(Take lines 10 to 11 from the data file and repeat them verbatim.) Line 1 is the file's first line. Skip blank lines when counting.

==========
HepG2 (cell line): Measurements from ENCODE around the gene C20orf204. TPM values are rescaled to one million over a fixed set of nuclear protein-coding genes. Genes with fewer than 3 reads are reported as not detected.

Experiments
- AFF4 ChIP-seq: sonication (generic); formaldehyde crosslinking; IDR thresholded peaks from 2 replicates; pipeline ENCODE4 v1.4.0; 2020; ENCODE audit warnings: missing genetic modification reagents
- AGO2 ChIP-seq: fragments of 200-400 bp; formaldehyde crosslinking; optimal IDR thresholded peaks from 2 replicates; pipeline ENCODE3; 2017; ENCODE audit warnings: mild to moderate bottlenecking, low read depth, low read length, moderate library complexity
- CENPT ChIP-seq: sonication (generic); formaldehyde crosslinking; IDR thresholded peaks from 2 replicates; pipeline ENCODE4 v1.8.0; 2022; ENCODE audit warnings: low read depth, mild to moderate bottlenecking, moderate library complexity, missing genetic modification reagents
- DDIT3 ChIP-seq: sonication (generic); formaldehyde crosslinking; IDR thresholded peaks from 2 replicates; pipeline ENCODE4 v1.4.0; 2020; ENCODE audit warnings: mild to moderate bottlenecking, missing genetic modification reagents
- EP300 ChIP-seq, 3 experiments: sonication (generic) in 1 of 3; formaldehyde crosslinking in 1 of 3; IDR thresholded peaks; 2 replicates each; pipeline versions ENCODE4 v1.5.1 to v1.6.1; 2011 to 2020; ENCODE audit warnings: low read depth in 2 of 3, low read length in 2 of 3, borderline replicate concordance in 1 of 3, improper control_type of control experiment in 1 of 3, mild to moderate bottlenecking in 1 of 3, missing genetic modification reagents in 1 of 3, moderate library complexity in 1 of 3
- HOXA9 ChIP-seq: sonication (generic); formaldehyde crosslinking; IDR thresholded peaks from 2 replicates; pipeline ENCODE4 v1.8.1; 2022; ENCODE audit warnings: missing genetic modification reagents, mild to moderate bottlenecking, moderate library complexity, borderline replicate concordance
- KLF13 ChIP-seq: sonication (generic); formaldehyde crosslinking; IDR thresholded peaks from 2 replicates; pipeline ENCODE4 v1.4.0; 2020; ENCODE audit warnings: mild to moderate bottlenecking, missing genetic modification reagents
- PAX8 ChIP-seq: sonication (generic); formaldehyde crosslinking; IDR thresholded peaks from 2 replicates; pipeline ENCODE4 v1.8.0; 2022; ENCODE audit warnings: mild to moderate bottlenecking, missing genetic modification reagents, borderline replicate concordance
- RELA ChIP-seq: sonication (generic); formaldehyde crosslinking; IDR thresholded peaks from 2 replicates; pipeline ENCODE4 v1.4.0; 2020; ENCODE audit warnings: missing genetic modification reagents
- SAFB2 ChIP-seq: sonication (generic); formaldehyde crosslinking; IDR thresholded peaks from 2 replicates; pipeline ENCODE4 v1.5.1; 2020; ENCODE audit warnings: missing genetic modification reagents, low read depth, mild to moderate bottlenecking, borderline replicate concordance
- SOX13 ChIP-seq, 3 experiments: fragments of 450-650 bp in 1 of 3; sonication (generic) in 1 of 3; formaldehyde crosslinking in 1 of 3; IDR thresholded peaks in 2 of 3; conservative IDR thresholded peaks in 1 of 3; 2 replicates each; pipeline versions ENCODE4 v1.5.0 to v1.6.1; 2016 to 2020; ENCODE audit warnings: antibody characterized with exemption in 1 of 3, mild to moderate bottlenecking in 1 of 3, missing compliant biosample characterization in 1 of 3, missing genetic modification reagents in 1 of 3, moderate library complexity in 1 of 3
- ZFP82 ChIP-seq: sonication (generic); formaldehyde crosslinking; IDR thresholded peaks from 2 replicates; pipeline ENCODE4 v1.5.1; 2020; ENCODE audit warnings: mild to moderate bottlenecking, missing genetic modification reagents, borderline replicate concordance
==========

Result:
- PAX8 ChIP-seq: sonication (generic); formaldehyde crosslinking; IDR thresholded peaks from 2 replicates; pipeline ENCODE4 v1.8.0; 2022; ENCODE audit warnings: mild to moderate bottlenecking, missing genetic modification reagents, borderline replicate concordance
- RELA ChIP-seq: sonication (generic); formaldehyde crosslinking; IDR thresholded peaks from 2 replicates; pipeline ENCODE4 v1.4.0; 2020; ENCODE audit warnings: missing genetic modification reagents